Ronnie Scott’s is delighted to play host to a true legend of the club - pianist Chucho Valdés.
The classic jazz club performer has earned international renowned and devoted audience as an imaginative composer, virtuosic improviser, commanding bandleader and invaluable collaborator.
With his 2002 release, Fantasia Cubana: Variations on Classical Themes, his sixth CD on Blue Note Records, Valdés embraces works by Chopin, Debussy, Ravel and his inspirational mentor Ernesto Lecuona, in a solo setting, demonstrating through sensitive interpretations and original compositions a nuanced lyricism that illuminates acknowledged classics.
A physically powerful keyboardist who as a child was introduced by his father Bebo Valdés, musical director of Havana's famed Tropicana Club Orchestra, to such American stars as Nat 'King' Cole and Sarah Vaughan, Chucho has demonstrated enormous range since his first recordings at age 18.
Over his four-decade career he has established the groundbreaking jazz-rock-concerto-dance ensemble Irakere, won a Grammy for his recording Live at the Village Vanguard and garnered further Grammy nominations for albums exploring Afro-Cuban rhythmic and religious heritages. Fantasia Cubana, produced by the late classical pianist Arthur Rubinstein's producer Max Wilcox and dedicated by Valdés to Leo Brower, the Cuban classical guitarist with whom he has frequently worked, unfolds what the pianist calls "a Chucho-ization of classic pieces—my speculations on how their composers might enjoy them, or themselves change them, to reflect the impact of the 20th century."
"This is the realization of a dream," Chucho continues, speaking through musicologist René Lopez, his manager. "It allows me to honor also the enormous importance of Zenaida Romeu, who instilled in me a love for classical music and really taught me how to play. I thought I knew how, until my father arranged for my private lessons with her when I was in my teens," he laughs. "Then I realized I knew nothing."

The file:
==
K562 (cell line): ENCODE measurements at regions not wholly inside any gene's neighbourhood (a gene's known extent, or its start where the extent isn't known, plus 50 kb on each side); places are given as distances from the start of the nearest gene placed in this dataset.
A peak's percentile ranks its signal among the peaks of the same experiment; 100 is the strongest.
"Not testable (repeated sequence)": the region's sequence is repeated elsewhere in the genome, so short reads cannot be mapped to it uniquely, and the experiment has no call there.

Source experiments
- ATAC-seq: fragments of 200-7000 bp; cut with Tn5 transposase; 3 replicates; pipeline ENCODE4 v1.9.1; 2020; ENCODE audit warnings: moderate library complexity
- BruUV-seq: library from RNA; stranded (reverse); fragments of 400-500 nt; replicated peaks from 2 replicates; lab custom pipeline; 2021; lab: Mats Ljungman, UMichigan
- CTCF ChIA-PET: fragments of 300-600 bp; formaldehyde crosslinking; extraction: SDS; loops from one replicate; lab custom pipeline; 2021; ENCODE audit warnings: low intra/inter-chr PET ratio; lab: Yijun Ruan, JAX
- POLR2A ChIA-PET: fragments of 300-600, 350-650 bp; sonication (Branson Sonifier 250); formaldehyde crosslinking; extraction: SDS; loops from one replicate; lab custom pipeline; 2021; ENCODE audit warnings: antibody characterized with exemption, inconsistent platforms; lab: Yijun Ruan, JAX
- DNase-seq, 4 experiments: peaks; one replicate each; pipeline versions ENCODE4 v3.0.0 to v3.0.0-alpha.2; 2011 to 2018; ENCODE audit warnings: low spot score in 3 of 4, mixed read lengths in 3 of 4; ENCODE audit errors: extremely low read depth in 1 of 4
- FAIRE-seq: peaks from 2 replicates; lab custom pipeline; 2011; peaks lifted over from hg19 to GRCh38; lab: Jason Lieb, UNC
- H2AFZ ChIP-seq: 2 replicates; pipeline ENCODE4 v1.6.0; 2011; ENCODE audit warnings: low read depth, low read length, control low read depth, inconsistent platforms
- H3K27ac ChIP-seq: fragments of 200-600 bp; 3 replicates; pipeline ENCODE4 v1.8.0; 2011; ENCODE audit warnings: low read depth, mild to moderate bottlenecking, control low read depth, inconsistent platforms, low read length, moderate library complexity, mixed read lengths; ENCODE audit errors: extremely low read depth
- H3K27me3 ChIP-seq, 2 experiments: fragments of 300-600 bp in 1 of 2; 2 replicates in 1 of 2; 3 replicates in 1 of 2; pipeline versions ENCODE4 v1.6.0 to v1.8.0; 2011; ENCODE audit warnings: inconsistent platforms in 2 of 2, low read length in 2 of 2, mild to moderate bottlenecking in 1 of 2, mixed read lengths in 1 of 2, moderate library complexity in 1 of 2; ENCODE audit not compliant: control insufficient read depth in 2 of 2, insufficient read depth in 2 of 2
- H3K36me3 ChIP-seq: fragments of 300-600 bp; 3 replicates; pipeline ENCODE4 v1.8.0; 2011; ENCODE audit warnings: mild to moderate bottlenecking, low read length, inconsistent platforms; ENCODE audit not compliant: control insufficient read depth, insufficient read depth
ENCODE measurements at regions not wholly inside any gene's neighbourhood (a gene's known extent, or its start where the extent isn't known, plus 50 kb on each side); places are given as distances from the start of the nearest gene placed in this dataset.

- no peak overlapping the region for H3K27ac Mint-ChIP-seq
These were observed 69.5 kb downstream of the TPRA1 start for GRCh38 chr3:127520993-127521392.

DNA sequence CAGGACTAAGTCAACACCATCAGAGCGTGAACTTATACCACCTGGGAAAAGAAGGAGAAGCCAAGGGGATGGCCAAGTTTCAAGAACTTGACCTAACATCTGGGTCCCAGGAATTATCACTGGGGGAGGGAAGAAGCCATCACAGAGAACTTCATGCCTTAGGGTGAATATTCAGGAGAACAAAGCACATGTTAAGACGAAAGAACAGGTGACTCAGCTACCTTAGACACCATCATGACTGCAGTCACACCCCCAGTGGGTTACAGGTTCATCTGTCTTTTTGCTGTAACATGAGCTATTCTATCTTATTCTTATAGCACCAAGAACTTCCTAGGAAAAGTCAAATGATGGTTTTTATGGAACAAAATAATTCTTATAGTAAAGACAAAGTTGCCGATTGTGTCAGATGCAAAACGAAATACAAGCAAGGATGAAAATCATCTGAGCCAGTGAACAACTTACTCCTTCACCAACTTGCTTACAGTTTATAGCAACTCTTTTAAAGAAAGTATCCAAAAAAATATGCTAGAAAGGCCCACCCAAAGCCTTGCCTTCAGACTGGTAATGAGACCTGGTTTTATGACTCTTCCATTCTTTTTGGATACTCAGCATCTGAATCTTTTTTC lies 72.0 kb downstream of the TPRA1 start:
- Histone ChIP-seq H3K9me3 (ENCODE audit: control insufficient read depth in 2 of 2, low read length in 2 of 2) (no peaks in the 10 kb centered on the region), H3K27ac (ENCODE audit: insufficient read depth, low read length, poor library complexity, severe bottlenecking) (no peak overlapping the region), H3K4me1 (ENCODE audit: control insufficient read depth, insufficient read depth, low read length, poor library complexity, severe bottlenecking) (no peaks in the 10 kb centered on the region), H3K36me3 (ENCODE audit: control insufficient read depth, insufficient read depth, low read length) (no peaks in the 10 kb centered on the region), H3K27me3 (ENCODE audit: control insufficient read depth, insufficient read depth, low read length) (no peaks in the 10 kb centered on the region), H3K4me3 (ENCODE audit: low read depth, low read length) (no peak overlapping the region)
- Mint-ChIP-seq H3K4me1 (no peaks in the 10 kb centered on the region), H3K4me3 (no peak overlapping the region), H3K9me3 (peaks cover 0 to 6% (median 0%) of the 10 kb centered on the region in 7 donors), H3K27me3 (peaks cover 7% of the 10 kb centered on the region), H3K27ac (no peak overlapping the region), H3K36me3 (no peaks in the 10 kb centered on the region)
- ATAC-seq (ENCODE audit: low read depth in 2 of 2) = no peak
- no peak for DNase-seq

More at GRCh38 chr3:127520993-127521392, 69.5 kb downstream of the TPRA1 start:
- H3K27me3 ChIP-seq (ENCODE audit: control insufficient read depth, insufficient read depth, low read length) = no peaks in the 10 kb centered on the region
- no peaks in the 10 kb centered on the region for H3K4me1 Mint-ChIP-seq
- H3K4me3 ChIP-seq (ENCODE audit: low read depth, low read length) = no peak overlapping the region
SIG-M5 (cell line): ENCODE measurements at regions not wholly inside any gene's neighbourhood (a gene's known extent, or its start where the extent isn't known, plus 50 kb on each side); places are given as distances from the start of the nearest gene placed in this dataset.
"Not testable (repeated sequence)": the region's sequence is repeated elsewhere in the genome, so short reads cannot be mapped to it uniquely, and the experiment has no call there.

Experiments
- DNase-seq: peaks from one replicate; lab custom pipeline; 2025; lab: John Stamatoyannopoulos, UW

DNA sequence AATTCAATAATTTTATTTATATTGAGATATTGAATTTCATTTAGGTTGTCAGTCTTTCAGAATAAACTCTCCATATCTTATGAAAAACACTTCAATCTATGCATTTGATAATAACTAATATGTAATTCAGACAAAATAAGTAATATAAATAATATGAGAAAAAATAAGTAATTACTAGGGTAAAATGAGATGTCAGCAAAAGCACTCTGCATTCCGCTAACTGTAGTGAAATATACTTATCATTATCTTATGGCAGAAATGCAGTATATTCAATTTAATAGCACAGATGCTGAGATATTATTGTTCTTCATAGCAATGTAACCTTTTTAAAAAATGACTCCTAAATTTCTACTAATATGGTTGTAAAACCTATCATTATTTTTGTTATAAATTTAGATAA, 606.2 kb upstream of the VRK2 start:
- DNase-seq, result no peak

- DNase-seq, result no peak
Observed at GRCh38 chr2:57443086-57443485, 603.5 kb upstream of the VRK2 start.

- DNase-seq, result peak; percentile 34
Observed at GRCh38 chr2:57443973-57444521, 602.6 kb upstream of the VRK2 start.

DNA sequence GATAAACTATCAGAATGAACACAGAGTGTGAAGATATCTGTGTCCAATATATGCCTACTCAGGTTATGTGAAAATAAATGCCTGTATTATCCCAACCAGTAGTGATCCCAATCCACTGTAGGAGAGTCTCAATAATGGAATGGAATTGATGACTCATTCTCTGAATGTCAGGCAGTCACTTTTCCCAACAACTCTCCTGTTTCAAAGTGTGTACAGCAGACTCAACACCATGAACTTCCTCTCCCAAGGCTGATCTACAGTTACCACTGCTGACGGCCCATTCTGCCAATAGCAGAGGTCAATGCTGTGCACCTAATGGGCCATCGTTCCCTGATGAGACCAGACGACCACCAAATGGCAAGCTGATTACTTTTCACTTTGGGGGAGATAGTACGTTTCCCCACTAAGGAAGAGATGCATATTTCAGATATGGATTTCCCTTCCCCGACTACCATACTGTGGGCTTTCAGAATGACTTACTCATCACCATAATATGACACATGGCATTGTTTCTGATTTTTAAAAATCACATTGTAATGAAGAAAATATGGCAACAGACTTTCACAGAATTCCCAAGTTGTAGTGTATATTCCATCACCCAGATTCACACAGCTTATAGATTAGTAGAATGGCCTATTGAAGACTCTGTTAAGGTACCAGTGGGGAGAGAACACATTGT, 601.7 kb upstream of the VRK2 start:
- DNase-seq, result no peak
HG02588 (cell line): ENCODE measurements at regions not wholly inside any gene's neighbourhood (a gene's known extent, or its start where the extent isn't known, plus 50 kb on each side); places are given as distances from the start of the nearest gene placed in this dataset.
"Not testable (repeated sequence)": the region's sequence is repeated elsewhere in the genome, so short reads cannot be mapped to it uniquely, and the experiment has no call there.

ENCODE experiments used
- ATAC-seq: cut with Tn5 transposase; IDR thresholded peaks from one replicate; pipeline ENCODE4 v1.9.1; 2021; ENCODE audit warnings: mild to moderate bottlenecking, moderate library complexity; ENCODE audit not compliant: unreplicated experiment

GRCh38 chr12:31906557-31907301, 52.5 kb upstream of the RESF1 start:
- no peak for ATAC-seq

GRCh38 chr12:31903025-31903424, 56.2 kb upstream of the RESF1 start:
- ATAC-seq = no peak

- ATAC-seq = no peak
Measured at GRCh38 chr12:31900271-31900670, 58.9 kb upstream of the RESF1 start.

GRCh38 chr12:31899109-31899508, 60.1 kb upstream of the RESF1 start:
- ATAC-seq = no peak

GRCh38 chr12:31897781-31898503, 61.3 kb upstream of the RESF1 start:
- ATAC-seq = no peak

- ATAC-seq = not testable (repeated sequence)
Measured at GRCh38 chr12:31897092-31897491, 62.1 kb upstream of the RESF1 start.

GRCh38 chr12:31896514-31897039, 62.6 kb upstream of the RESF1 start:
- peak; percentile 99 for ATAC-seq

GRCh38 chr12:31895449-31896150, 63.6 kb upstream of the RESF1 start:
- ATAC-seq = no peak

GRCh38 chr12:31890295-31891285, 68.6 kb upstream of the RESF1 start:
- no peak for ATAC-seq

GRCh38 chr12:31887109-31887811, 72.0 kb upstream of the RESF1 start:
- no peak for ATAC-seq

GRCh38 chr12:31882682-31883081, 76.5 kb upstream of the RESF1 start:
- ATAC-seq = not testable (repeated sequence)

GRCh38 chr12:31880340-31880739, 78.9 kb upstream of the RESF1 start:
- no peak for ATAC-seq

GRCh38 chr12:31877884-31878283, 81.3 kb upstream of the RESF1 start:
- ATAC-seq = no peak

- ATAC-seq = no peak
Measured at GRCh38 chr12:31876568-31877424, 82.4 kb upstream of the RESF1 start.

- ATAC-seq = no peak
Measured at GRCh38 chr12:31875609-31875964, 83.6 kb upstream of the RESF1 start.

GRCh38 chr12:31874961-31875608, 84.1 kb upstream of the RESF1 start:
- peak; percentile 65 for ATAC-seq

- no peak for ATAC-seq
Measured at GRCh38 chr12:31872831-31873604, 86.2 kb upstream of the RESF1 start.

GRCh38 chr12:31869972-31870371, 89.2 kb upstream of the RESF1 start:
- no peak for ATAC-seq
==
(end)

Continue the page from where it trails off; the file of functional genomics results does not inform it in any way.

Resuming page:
Romeu, descended from another of Cuba's revered musical families, directed Valdés in the development of what is today acclaimed as his prodigious technique, but Chucho began playing piano at age three, encouraged and instructed by his father. He pursued the broad and expert musical education available from Cuban music schools while thriving in a home that was frequented by Havana's musical elite, including pianist-composer Ernesto Lecuona, bandleader Benny Moré and Chico O'Farrill, who came for dinner and social calls. From early on, Chucho seemed destined to follow Bebo's footsteps: at age 16 he organized Chucho Valdés y su Combo and in 1959 recorded two 45 rpm tracks for RCA Victor. Chucho took as his idols North American jazz pianists including Art Tatum, Bud Powell, Oscar Peterson, Thelonious Monk and McCoy Tyner.
Chucho Valdés joined the Elio Revé Orchestra in 1965, and in '67 co-founded Orquesta de Música Moderna with up-and-coming compatriots including guitarist Carlos Emilio Morales, reedsman Paquito D’Rivera, trumpeter Arturo Sandoval and singer-percussionist Oscar Valdés. In 1973 eight members of that orchestra went on to form Irakere, which in 1978 became the first Castro-era Cuban ensemble to contract with a U.S.-based record label. Irakere's debut on Columbia was a Grammy winner, leading to the critically acclaimed Misa Negra (Black Mass), titled after Chucho's three-movement, 17-minute composition.
Chucho was prepared to attempt such ambitious works in part due to his youthful contacts with and admiration for Ernesto Lecuona, the concert pianist, founder of the Havana Symphony, and Academy Award-nominated film composer who is generally recognized as the most important Cuban musician of the first half of the 20th century.
Valdés pays homage to Lecuona on Fantasia Cubana with three completely different takes of the Maestro's "La Comparsa," and salutes a triumvirate of his favorite Romantic composers with Chopin's "Prelude in E-minor" and "Waltz in A-minor," Debussy's "Reverie & Arabesque," and Ravel's "Pavane For A Dead Princess." He sustains the reflective mood through his own gentle compositions "Sunrise," "Fantasia Cubana," "Tumbao," "La Campesina," and even his more percussive "Wakamba" and "Impromptu."
Chucho Valdés currently tours the world with a quintet of musicians from Havana (including his sister Mayra Caridad Valdés), focusing on new repertoire as well as works documented on Live At The Village Vanguard (2000) and previous releases Briyumba Palo Congo (1999), and Bele Bele en La Habana (1998). He is also busy year-round as the president (since 1992) of the Havana Jazz Festival.